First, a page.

Skip to main content

How to navigate reverse culture shock

By October 6, 2017July 25th, 2020FinGlobal

How to navigate reverse culture shock

October 6, 2017

How-to-cope-with-reverse-culture-shock

Many expats move abroad for only a few years and then return to their home country, usually looking forward to reconnecting with friends and family. Many of these expats unfortunately find that time hasn’t stood still since they left and experience reverse culture shock.

How to cope with reverse culture shock

Navigating the first world and third world divide

After spending even a year abroad, you may find your community and life back home very different from your memories and difficult to adjust to. Many people relate to the ‘difficult’ adjustments that have to be made if you are moving from a first world country back to a third world one – where the cosmopolitan and streamlined infrastructure you’ve been used to in your expat country is not in place.

However, you may be surprised to discover there is equally a period of adjustment needed if you are moving back from a more laidback culture to the fast pace of one of the world’s leading cities. Traffic jams, deadlines and late working hours can all take time to get used to and your expected feeling of relief may quickly turn to disorientation and disappointment.

Maintain contact with your expat country

One of the ways you can help alleviate the shock of the differences between your two countries is by staying in contact with your expat country. Your expat friends will relate to and understand any feelings of anxiety you may have about not fitting in back home.  Just try and explain the long Hong Kong working day to someone in Australia, where family life is prioritised and most people end the working day at 5 pm, and you’ll have a very sympathetic audience.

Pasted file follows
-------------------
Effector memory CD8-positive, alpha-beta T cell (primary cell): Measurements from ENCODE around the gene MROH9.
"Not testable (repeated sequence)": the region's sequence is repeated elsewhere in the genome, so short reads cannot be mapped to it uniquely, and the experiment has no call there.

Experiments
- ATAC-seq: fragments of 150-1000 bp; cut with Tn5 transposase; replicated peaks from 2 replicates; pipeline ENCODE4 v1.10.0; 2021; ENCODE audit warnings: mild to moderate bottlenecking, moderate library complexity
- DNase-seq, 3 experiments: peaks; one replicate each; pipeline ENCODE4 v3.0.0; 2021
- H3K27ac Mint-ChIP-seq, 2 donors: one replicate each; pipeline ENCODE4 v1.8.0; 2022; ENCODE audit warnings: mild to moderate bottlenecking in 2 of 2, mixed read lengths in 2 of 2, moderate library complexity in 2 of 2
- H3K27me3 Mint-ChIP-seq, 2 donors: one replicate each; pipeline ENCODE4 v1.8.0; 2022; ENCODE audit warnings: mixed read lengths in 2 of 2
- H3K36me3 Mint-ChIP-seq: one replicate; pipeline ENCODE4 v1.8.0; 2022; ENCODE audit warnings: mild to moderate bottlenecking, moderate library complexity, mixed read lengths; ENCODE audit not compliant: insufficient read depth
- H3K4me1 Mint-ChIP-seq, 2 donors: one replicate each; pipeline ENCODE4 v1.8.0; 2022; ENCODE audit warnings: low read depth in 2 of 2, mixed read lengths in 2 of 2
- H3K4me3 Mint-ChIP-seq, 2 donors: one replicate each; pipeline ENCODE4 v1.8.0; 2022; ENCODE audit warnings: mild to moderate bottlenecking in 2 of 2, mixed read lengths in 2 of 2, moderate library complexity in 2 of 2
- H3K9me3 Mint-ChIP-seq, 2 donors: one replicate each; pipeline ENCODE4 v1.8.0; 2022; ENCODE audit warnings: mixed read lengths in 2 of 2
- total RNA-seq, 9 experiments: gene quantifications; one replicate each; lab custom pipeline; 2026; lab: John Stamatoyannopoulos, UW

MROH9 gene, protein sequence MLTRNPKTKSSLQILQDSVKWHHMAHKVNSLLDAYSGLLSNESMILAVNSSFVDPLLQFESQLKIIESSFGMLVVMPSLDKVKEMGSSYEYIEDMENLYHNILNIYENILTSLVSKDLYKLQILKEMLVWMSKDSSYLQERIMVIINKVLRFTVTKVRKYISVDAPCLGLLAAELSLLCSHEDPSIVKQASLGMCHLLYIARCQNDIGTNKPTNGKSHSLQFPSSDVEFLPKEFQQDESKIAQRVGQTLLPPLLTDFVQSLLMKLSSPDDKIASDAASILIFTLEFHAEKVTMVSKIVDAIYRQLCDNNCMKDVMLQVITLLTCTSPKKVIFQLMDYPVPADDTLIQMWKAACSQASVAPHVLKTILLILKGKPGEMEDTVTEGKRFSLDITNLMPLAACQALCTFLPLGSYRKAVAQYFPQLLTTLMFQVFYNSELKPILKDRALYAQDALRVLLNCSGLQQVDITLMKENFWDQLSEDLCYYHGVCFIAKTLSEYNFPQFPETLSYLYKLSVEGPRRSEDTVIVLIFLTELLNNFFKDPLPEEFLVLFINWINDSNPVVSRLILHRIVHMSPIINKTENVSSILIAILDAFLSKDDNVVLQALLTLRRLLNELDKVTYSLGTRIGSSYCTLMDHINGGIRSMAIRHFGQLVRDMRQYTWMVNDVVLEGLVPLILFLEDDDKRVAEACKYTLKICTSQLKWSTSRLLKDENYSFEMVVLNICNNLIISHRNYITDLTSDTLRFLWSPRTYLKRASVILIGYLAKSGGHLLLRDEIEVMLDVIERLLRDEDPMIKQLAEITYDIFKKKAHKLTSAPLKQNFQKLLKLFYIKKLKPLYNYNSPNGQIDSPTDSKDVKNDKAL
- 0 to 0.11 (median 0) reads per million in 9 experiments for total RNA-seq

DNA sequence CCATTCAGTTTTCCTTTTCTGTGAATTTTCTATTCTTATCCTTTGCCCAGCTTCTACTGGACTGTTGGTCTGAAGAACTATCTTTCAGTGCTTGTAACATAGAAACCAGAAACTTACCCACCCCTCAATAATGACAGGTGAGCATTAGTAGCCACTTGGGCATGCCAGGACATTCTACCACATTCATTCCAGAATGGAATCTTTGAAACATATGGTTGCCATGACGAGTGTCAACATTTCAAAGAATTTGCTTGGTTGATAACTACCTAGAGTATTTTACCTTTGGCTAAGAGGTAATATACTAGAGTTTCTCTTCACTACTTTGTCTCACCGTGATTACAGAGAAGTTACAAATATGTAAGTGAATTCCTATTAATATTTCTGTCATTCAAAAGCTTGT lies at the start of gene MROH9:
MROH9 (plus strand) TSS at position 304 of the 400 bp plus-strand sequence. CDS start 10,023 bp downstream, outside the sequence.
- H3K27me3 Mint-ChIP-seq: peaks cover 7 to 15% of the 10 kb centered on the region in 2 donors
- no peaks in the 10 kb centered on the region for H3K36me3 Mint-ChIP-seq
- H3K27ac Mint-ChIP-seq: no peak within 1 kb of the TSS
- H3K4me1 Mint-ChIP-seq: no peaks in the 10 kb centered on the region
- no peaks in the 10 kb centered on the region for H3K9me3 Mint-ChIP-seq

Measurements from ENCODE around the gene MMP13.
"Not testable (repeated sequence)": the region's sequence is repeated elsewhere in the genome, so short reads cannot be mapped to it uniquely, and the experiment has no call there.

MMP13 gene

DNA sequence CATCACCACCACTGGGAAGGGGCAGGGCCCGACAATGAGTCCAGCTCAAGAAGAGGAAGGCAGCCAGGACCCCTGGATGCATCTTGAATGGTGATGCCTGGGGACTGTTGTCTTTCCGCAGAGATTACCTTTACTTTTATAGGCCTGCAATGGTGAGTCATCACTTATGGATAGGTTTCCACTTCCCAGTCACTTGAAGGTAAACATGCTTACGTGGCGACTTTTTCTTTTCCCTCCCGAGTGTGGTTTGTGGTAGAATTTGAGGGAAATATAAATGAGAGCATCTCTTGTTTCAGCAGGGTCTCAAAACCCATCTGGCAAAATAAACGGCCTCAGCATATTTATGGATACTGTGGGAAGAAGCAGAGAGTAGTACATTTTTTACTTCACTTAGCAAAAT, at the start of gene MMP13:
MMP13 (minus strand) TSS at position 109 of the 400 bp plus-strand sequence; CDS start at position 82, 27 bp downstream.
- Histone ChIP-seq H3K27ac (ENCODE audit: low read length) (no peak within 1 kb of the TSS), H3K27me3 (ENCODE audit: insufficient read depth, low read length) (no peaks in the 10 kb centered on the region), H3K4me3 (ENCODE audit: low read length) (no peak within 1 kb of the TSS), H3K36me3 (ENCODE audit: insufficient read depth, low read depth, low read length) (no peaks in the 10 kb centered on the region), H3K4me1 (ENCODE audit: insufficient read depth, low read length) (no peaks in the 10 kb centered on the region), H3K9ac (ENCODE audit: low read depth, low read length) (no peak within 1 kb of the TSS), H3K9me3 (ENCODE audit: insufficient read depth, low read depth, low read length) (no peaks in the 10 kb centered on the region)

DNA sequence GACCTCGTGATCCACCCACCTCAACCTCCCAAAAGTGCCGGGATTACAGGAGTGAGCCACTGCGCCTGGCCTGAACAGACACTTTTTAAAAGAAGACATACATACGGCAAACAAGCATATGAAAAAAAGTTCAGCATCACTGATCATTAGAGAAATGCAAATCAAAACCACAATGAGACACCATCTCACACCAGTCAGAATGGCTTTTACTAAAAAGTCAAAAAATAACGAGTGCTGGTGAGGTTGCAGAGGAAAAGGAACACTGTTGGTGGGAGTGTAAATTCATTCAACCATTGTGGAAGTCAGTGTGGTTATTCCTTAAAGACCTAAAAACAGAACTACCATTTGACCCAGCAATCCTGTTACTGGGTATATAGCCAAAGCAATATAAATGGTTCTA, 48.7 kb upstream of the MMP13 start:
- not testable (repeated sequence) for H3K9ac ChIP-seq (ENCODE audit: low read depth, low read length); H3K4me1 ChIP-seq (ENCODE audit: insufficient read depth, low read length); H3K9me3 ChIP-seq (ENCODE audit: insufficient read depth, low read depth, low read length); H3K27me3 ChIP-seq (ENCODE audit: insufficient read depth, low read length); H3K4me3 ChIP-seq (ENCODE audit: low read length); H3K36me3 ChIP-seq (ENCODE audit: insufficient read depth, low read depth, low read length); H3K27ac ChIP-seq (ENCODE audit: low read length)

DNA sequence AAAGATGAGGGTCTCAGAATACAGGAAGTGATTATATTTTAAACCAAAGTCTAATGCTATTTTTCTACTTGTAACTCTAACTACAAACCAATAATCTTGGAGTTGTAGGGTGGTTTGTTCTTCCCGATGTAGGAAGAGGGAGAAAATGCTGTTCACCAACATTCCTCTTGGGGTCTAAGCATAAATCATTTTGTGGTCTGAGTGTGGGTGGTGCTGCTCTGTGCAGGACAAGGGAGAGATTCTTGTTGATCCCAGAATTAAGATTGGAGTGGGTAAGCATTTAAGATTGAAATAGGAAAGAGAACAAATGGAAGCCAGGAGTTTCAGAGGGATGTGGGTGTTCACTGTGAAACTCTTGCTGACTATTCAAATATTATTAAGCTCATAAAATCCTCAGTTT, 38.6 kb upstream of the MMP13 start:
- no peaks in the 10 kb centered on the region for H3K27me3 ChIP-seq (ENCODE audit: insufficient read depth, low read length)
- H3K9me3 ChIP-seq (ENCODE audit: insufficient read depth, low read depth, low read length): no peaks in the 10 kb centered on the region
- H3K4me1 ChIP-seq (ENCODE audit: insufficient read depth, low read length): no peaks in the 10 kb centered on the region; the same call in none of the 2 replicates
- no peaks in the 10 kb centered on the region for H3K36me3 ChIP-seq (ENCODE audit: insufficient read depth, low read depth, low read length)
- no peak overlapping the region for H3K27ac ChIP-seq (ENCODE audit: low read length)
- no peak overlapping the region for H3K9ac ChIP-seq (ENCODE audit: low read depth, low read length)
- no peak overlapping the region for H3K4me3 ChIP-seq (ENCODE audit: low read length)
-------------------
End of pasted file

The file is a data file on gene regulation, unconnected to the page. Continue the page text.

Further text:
Prepare your friends and family for your change

Your friends and family will be very excited to see you, but they’ll be surprised by any changes you have gone through – especially if you have new ‘criticisms’ of your home country. Try and prepare them for the change you have gone through and how working abroad has exposed you to new ways of doing things. By discussing what you have experienced with them, prior to your arrival, they will understand more about where you are ‘coming from’ and support you with your transition.

Do some self-reflection

Being able to live abroad, even for just a short period is a wonderful opportunity. Take some time to do some self-reflection about the new culture and ideas you have been exposed to – and what you wish to retain and what you wish to chalk up to ‘experience’.

Your new way of looking at life and work can help propel change in your company and even your family back home and rejuvenate old ways of doing things. In fact, according to a 2016 survey, 37% of companies surveyed indicated that their repatriated employees increased their aptitude to conduct cross-border business and 43% of respondents indicated that ‘repats’ were more likely to be future leaders in the company.

Don’t settle back into a rut

Just because you are back home, doesn’t mean you have to lose contact with your expat country. Access news and magazines online. Speak to the friends you have made on Skype. If you learnt a new language – do your best to practice it and retain it. Every experience you had as an expat is an invaluable one – and you and everyone back in your home country will be richer for it.

If you’re thinking of moving abroad or returning home and need any advice about your financial emigration, contact us today and we’ll help you on the path to financial freedom.

Leave a Reply